The title of this essay is Nancy Merjos’s Camp Ground. First the back story:

Bookstore owners, like mothers, aren’t supposed to have favorites, but during my days of running Sun Porch Books I had beloved customers. One of them was Manhattanite Nancy Merjos, who reminds me of the Anne Bancroft character in 84 Charing Cross Road (a three-hanky movie for four-books-a-week readers), not so much in looks but in that feisty New York directness combined with a passion for the printed word.

Our first conversation involved our love of The New Yorker magazine, but when I mentioned to Nancy I’d recently let my subscription lapse, she came down on me like my great-aunt Mary the time I broke her glass candy dish.

“You can’t EVER let your subscription lapse! Think of all the marvelous articles you’re missing!”

Now Nancy and her husband, Connie (must be short for Constantine; I never had the nerve to ask), have one of those unconventional marriages that sounds like a dream come true, i.e. not too much time together. They have a house in the Camp Ground, a brownstone in New York and a condo in Puerto Rico. Their individual comings and goings mean, I’m sure, there are occasions when they need to haul out their calendars and see what’s what, but it seems to work like this: Nancy spends, loosely, May through October in Oak Bluffs, a couple of non-consecutive months in New York, and some of her winter in Puerto Rico. Connie lives most of the year in Puerto Rico, and not only for the fun ’n’ sun.

He’s a professional gambler.

His original occupation was that of a classical musician, a bassoonist. But somehow love, luck and talent combined to make gambling profitable, and wherever in Puerto Rico that pursuit is followed, there you’ll find Connie Merjos, in a state of unqualified bliss. Now if by some crazy chance the Methodists of the Camp Ground ever decide to replace the Tabernacle with a casino, then I’m sure we’ll find the Merjoses together more often here in Oak Bluffs.

So this past Tuesday, with autumn afternoon rays coming in at a slant that makes everything in the Camp Ground look even prettier than it already is, Nancy and I set off on a leisurely stroll with the intent of seeing the magic village through her eyes. She told me that the first she heard of Martha’s Vineyard was from her niece, Betsy, who’d vacationed there with a friend. “She said ‘The whole Island smells of fried clams!’”

That was enough for Nancy and Connie, who had married in 1958, to start renting in the Camp Ground in 1964 where, indeed, heavenly fried clam smells issued from the funky clam shack that was the original Nancy’s on the harbor. After three summers of renting, the Merjoses bought their cottage for $4,500.

As we strolled up one of the winding, narrow lanes, Nancy recalled older owners telling her it wasn’t until the 1930s that cottage owners began to install indoor bathrooms. The kitchens were originally lean-tos on the sides of homes. “Everyone cooked and ate together in one big lodge.”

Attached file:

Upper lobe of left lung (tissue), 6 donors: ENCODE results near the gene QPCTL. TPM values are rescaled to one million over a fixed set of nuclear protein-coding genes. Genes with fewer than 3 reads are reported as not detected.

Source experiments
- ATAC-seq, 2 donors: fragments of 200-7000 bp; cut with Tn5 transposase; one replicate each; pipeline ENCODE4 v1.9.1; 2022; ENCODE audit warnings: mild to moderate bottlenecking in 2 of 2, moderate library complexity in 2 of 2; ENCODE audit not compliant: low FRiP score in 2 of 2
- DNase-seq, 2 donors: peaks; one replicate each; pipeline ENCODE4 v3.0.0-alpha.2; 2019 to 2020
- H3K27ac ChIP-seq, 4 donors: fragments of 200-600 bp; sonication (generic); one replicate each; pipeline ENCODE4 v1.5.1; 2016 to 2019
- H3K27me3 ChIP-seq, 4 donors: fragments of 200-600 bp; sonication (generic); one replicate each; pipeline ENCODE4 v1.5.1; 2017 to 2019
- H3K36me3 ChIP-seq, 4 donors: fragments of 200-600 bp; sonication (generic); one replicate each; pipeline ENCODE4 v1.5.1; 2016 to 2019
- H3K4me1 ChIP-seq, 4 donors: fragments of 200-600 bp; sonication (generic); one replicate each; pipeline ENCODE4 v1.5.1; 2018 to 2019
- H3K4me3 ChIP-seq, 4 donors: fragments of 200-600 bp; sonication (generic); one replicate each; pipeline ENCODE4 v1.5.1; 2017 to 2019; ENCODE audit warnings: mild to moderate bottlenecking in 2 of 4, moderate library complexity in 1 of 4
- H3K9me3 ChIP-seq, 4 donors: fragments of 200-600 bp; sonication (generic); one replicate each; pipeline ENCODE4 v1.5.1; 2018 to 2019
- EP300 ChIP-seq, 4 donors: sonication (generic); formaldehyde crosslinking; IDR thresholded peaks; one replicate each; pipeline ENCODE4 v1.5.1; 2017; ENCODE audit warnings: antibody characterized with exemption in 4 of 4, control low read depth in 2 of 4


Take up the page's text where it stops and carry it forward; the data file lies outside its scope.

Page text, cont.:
When we passed one of my favorite dwellings, the three story charmer called Tall Timbers, Nancy pointed out how large beams ran all the way up the sides of the exterior. “These cottages were made without studs. Once a carpenter told me the only thing holding them up is rusty nails and paint.”

Nancy told me something I didn’t know – the original pulpit from 1835 was located on Clinton avenue. Then I was able to pass along information that had surprisingly escaped Nancy: The lovely pale yellow cottage that faces the harbor some 50 yards back from the Wesley House, in the late 19th century belonged to the famous singing and dancing midgets, Lucy and Sarah Adams, who toured the country with Tom Thumb’s performing troupe.

Nancy brought me around to the western side of the Circle and pointed out the house (pink with a square tower) that the Tabernacle architect himself had designed. “He repeated the line of the clerestory windows from the Tabernacle onto the tower of the house, but in the last couple of years, the owners changed them to more conventional windows.” She mentioned this with a slight sniff, as behooves a person who would never, but never, allow her New Yorker subscription to lapse.

When we circled back to Nancy’s unadorned white cottage with pale grey walls and white and black trim, we wished each other a good winter. This is the hardest part of our otherwise gorgeous fall season on Island, saying goodbye one by one to our favorite summer friends. Nevertheless we’ll stay in touch the old-fashioned way – Nancy doesn’t lend any credence whatsoever to e-mails, cell phones, Twitter or Facebook. So if she wants to keep up a correspondence by postcard or letter, the ballpoint pen’s in her court.

Here’s one you do not want to miss: Sunday, Oct. 2 is the auction (live and silent, bargains abound) at Farm Neck to help the Oak Bluffs School’s eighth graders. Festivities begin at 6 p.m.

Conroy’s OB offers flu shots today, 11 a.m. to 2 p.m. and Saturday 9 to 5.